Hannah tells Consumerist received an unexpected present over the holidays: a brown plastic shard inside the Godiva chocolate she was eating. She contacted Godiva, and after the company checked out the incident, she received a box in the mail that contained four times as much chocolate as she had originally purchased. It’s paying it forward, but with more calories. Lots and lots of calories. [More]
Des Moines, Iowa TV station KCCI did a story on a man who opened up his Hershey’s Bar to find living worms writhing around inside.
If you bought an LG Chocolate phone, compare its serial number to the ones on this site—if it matches then you can sell it back to LG for $10,000. We’re not sure if this is just a fancy way to hold a contest, or if those 5 phones accidentally shipped with alien technology inside. Either way, it’s a bit more than you’d get through Craigslist. Hurry though; the offer/contest/coverup ends today.
Do you know your imported Cadbury bars from your Hershey’s? Lots of chocolate lovers do and, according to the Wall Street Journal, many are bound and determined to seek out imports from the U.K.
Do you yearn for chocolate, yet find most of it is full of saturated fat and depressingly lacking in essential vitamins? Well, meet Al Nassma camel-milk chocolate, the self-styled “Godiva of the Middle East”, coming soon to America, Europe, and Japan.
Fork over your personal information and the Mars chocolate company will snail mail you a free coupon for one full-sized Mars candy bar in 6 weeks. We mentioned this in Morning Deals in May, it’s still going on, and will continue on Fridays through September. They’re calling it the “Real Chocolate Relief Act,” a tie-in to two different news stories: 1) Economic bailout plans and 2) Some corner-cutting candymakers not using 100% cocoa butter and putting more oil inside – a basterdization known as “mocklate.”
Mars didn’t really think through their “free chocolate” offer and the server stampede it would inevitably cause. If you had rotten luck this morning but still insist on getting a free candy bar coupon via snail mail in six weeks, try the site now; I just did and was able to get a coupon without any delay (less than 2 minutes total time on the site). [realchocolate.com]
Justin sent us this photo of his neighborhood Associated Supermarket in NYC, where a printing error on the latest sales posters didn’t stand in the way of putting them up. We guess it was cheaper to just run around throwing handfuls of cocoa powder on everything than to reprint them.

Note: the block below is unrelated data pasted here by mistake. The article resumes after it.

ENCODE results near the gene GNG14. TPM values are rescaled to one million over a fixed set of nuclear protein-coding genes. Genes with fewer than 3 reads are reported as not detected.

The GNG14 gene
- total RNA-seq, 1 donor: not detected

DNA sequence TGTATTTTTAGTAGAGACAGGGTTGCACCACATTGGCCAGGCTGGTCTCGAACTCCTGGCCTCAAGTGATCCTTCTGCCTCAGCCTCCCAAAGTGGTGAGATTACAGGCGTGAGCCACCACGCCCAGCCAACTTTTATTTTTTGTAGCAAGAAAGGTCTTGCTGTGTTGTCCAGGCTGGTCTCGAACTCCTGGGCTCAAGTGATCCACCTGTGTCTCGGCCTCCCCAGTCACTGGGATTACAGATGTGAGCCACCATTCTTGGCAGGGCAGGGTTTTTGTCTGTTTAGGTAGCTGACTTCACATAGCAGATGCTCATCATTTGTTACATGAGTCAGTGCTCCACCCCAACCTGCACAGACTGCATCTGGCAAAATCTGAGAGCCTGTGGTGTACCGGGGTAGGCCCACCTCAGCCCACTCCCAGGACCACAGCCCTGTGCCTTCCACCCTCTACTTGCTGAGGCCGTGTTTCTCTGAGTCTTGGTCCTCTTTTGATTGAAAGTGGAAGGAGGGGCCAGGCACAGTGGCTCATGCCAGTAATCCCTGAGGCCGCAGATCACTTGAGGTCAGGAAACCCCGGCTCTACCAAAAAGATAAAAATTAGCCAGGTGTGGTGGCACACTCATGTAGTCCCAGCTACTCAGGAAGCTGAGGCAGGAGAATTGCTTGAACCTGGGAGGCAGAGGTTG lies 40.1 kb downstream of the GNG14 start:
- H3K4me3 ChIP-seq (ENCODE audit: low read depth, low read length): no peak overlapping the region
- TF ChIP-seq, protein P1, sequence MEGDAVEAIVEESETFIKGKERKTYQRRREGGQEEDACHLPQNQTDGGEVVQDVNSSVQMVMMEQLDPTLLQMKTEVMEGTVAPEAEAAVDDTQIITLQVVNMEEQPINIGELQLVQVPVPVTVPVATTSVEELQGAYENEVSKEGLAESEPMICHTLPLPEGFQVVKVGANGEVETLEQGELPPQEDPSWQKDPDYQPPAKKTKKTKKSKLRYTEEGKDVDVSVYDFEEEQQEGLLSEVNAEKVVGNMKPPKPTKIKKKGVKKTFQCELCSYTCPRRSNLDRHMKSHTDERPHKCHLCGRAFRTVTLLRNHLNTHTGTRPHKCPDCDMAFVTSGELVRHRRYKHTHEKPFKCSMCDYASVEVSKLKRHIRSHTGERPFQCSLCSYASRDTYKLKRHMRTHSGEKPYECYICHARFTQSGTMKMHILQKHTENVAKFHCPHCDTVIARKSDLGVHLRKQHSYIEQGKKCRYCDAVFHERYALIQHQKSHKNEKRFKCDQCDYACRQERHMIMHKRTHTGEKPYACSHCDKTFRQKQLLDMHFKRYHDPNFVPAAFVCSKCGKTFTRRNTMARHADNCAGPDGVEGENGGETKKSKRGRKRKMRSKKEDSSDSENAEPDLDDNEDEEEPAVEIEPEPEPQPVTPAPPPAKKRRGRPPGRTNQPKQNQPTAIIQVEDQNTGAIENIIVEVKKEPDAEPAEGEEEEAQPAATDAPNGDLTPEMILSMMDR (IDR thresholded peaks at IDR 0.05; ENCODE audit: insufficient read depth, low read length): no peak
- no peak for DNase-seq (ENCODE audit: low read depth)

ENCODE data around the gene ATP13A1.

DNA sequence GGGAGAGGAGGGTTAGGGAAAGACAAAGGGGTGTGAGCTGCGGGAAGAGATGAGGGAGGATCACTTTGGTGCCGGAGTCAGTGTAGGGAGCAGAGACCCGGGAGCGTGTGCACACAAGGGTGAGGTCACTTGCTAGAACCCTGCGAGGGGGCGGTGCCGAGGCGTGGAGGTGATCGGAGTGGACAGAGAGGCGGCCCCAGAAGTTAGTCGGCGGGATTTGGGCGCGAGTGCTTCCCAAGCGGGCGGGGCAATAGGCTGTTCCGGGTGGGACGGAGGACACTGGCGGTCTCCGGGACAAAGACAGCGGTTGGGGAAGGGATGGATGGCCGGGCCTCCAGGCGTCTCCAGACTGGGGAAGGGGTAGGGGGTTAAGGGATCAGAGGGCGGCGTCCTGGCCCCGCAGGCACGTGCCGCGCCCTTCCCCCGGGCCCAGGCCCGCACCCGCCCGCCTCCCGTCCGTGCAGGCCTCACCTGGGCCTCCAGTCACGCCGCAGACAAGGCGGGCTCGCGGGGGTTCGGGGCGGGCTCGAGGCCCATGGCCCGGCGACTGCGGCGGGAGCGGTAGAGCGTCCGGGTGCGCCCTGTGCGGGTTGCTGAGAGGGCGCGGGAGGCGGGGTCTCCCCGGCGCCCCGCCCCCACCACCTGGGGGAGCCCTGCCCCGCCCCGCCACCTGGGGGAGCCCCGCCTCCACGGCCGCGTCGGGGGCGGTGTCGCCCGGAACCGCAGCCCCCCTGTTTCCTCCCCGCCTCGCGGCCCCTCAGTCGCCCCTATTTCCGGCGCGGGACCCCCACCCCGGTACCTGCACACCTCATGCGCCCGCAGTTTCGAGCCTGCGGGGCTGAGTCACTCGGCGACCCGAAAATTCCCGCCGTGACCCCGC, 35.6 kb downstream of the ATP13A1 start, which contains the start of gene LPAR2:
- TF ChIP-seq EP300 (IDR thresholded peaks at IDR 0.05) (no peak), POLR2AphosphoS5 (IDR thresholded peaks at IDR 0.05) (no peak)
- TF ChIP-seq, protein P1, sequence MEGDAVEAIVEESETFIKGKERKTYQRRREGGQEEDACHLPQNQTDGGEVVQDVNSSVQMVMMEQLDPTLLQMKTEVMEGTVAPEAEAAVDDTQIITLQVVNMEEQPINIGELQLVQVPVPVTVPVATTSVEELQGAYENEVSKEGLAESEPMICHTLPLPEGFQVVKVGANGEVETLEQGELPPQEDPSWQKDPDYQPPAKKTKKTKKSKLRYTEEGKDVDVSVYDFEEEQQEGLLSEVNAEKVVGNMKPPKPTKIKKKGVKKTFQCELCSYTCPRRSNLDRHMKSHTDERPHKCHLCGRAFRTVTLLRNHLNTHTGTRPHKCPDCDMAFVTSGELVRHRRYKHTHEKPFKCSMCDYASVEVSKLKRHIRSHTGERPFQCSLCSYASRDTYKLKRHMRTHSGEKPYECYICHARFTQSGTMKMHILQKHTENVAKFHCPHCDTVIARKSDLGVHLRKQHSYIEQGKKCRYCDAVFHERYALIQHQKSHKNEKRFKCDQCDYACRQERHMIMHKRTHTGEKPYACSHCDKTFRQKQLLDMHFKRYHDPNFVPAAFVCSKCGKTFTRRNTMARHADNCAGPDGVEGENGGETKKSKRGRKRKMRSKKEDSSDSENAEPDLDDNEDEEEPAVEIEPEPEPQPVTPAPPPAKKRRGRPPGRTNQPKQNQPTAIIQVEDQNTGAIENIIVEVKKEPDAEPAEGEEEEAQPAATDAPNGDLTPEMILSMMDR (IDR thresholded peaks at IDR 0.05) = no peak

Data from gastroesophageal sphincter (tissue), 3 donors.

A woman in Atlanta bit into a blue peanut M&M and discovered a tiny, blackened bone, probably from a nut obsessed animal who crept into the M&M to eat the peanut, then died of remorse. A Mars rep told the customer it was probably just a peanut twig. Whatever; by our estimations, this animal is most likely smaller than a peanut M&M, but has a comically wide and very short neck. Hmm, maybe we should instead ask an expert to deduce where this bone came from, which is what the customer did.
Since we wrote about Hershey’s reformulating some of their products into “mockolate” that can’t legally be called “milk chocolate,” the story has been getting some play in the media, prompting Hershey to respond to the controversy. So, why did they reformulate their candy? Because you like fake chocolate better!
Well, we’ve been saying it would be more honest to just raise prices instead of shrinking the product, and Hershey has taken us up on that. On Friday, only months after a 13% hike back in February, Hershey announced a price increase of 10-11% across the product line, citing higher costs for ingredients.
The Candy Blog noticed that Hershey’s “Kissables” have been reformulated, and can no longer be legally labeled “milk chocolate” because of FDA regulations. The new package looks the same, except for the ingredients and the label which now says “Chocolate Candy” instead “Candy Coated Milk Chocolate.”
We’ll admit that it would look a little sad to advertise a single lonely almond on the wrapper of the .6 oz Almond Joy. But printing “Coconut & Almonds” on the front, including an illustration of two almonds next to the text, and then referencing “almonds” in the ingredients list, looks a little misleading when you open the package and see one lonely nut lump on your candy. (Thanks to James!)